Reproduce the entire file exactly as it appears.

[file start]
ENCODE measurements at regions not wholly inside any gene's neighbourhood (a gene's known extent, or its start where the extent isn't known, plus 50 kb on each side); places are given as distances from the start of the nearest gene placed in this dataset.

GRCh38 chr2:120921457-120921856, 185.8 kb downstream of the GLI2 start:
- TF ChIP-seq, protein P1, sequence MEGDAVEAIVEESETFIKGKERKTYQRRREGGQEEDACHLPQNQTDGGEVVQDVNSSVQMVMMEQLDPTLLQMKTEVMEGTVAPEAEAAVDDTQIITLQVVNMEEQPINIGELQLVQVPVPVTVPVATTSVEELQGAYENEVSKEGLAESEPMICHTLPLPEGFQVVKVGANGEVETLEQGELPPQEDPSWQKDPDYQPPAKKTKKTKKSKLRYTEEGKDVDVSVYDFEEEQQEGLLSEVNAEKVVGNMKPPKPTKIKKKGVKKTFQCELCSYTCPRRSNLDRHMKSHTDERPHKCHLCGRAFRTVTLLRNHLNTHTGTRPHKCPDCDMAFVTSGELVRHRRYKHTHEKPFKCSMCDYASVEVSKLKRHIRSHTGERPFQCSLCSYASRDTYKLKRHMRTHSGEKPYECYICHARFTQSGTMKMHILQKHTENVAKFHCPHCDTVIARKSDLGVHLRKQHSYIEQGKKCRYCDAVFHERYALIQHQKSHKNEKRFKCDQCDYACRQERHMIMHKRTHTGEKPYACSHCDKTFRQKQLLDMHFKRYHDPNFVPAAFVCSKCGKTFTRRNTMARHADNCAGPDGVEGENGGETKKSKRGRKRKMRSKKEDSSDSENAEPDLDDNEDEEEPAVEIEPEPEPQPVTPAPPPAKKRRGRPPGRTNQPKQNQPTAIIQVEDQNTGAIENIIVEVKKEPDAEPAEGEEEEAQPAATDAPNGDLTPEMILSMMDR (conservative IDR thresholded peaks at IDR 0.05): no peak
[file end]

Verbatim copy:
ENCODE measurements at regions not wholly inside any gene's neighbourhood (a gene's known extent, or its start where the extent isn't known, plus 50 kb on each side); places are given as distances from the start of the nearest gene placed in this dataset.

GRCh38 chr2:120921457-120921856, 185.8 kb downstream of the GLI2 start:
- TF ChIP-seq, protein P1, sequence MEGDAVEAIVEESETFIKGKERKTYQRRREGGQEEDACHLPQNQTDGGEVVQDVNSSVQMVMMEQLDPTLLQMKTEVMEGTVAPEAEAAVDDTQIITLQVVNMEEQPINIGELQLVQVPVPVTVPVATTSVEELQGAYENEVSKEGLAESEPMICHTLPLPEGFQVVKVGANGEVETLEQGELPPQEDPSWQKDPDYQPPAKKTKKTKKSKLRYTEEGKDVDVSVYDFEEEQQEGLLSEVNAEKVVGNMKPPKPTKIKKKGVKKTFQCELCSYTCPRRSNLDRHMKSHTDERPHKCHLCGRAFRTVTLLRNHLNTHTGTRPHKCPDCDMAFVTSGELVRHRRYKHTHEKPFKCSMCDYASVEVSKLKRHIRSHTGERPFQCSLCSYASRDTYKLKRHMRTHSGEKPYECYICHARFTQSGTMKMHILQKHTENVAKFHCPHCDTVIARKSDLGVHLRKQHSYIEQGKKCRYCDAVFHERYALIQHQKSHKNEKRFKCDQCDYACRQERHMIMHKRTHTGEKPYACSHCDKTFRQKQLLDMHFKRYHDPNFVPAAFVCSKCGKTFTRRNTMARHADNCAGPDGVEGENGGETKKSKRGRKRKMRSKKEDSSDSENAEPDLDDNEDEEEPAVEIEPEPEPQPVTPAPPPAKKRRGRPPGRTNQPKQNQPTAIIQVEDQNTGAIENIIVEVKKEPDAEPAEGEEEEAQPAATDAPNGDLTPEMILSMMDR (conservative IDR thresholded peaks at IDR 0.05): no peak